Written by Steven Hansen
A quick recap to the September 2012 trade data released today:
- Import growth has positive implications historically to the economy – and the seasonally adjusted imports were reported up month-over-month. Econintersect analysis shows contraction of 0.6% month-over-month (unadjusted) – however year-over-year growth declined 2.0% with most of the year-over-year decline caused by lower petroleum imports.
- Exports were reported up, but Econintersect analysis shows exports down 0.6% month-over-month – however year-over-year growth at 1.0%.. The tailwind was industrial supplies.
- The market expected a trade deficit between $45.4 and $46.5 billion and the seasonally adjusted headline deficit from US Census came in at a $41.5 billion deficit.
- I will not say that the trade data is recessionary (although it is possible to argue this point) – but it definitely points to a slowing USA and global economy.
In perspective, the current values of exports are at record levels for Septembers – however, this month was a squeaker (and if one used chained dollars, it was not a record month). Imports are another story:
- Imports contracted 2.0% year-over-year (contracted an inflation adjusted 1.5% as import prices are deflating).
- crude oil imports falling almost $3.9 billion year-over-year, and contract $1.5 billion month-over-month (unadjusted).
The data is not inflation adjusted. Here is a view of inflation adjusted imports and exports.
Inflation Adjusted Year-over-Year Change Exports (blue line), Imports less Oil (black line), and Imports with Oil (red line)
Growing exports is a sign of an expanding global economy (or at least a sign of growing competitiveness). From the press release:
The U.S. Census Bureau and the U.S. Bureau of Economic Analysis, through the Department of Commerce, announced today that total September exports of $187.0 billion and imports of $228.5 billion resulted in a goods and services deficit of $41.5 billion, down from $43.8 billion in August, revised. September exports were $5.6 billion more than August exports of $181.4 billion. September imports were $3.4 billion more than August imports of $225.2 billion.
In September, the goods deficit decreased $1.4 billion from August to $57.5 billion, and the services surplus increased $0.8 billion from August to $15.9 billion. Exports of goods increased $5.4 billion to $134.0 billion, and imports of goods increased $3.9 billion to $191.5 billion. Exports of services increased $0.3 billion to $53.0 billion, and imports of services decreased $0.6 billion to $37.1 billion.
The goods and services deficit decreased $2.9 billion from September 2011 to September 2012. Exports were up $6.4 billion, or 3.5 percent, and imports were up $3.4 billion, or 1.5 percent.
Econintersect analysis is based on the unadjusted data.
Unadjusted Total Imports (blue line), Exports (red line) and Trade Balance (green line)
Indexing the data to the end of the recession, here is a look at the relative growth of imports and exports using current dollars as the basis for the index.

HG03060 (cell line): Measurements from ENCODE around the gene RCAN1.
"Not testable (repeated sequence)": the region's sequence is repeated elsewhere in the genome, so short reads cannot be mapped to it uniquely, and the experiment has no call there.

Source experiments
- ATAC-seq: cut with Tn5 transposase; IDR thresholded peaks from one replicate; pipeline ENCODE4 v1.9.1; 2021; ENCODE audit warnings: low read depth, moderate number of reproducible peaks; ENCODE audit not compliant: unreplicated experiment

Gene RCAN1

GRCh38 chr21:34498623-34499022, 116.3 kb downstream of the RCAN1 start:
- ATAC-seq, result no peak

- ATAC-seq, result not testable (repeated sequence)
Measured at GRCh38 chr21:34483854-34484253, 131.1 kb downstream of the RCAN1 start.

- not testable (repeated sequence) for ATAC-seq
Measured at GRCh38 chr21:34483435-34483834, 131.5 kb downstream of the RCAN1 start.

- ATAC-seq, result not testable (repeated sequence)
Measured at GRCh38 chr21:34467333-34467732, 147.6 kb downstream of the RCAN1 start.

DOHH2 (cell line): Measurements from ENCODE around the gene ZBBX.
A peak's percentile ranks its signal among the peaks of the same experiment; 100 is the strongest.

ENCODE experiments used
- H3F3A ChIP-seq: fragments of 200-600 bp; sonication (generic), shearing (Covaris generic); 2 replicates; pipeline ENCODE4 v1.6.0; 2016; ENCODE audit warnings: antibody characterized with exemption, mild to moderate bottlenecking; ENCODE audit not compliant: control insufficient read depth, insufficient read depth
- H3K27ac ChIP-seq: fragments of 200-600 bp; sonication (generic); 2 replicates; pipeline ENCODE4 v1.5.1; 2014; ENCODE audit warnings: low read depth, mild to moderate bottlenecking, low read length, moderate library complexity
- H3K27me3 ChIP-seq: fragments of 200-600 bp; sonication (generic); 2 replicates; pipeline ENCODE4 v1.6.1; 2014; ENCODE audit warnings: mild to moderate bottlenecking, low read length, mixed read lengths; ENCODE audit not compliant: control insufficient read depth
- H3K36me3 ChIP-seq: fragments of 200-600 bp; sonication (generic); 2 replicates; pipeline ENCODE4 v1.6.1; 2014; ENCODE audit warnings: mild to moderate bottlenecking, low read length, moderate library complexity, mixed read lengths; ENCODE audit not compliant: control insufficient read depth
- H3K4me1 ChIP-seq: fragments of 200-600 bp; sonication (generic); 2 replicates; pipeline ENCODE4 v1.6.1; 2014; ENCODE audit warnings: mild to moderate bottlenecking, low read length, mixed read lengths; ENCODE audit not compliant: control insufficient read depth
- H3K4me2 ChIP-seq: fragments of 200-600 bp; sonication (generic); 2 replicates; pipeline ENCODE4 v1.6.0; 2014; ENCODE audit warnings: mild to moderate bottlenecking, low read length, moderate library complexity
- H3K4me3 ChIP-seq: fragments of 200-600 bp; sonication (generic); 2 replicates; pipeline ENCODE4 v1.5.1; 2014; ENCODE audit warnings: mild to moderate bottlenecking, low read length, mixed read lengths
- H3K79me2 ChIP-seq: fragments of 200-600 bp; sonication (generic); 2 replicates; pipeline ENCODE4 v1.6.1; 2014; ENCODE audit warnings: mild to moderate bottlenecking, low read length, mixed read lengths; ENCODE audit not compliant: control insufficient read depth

Unadjusted Total Imports (blue line), Exports (red line) and Trade Balance (green line) indexed to the End of Recession
Econintersect is most concerned with imports as there is a clear recession link to import contraction. Adjusting for cost inflation allows apples-to-apples comparisons in equal value dollars between periods.
Inflation Adjusted Year-over-Year Change Imports (blue line) and Exports (red line)
As shown in the above graph:
- import growth was trending up since mid-2011 – but with this month’s data seems to be arguably flat for over a year.
- Exports have been in a downtrend since mid-2010.
Note: This is a rear view look at the economy.
Caveats on Using this Trade Data Index
The data is not inflation adjusted. Econintersect applies the BLS export – import price indices to the data to adjust for inflation – total exports, total imports, and imports less oil. Adjusting for cost inflation allows apples-to-apples comparisons in equal value dollars between periods.
Although Econintersect generally disagrees with the seasonal adjustment methodology of U.S. Census, in general this methodology works for this trade data series as the data is not as noisy as other series. Another positive aspect of this series is that backward revision has usually been very minor.
Econintersect determines the month-over-month change by subtracting the current month’s year-over-year change from the previous month’s year-over-year change. This is the best of the bad options available to determine month-over-month trends – as the preferred methodology would be to use multi-year data (but the New Normal effects and the Great Recession distort historical data).
Oil prices, and also quantities of imported oil, wobble excessively year-over-year and month-over-month. In 2010, the percent of oil imports varied between 10.4% and 14.6% of the total. In 2008 the variance was between 11.5% to over 20%. No amount of adjusting – short of removing oil imports from the analysis – allows a clear picture of imports.
Contracting imports historically is a recession marker, as consumers and business start to hunker down. Main Street and Wall Street are not necessarily in phase and imports can reflect the direction for Main Street when Wall Street may be saying something different. During some recessions, consumers and businesses hunkered down before the Wall Street recession hit – but in the 2007 recession the Main Street contraction began 10 months after the recession officially started. [Graph below is updated through 3Q2011.]
Above graph with current data:
Imports of Goods and Services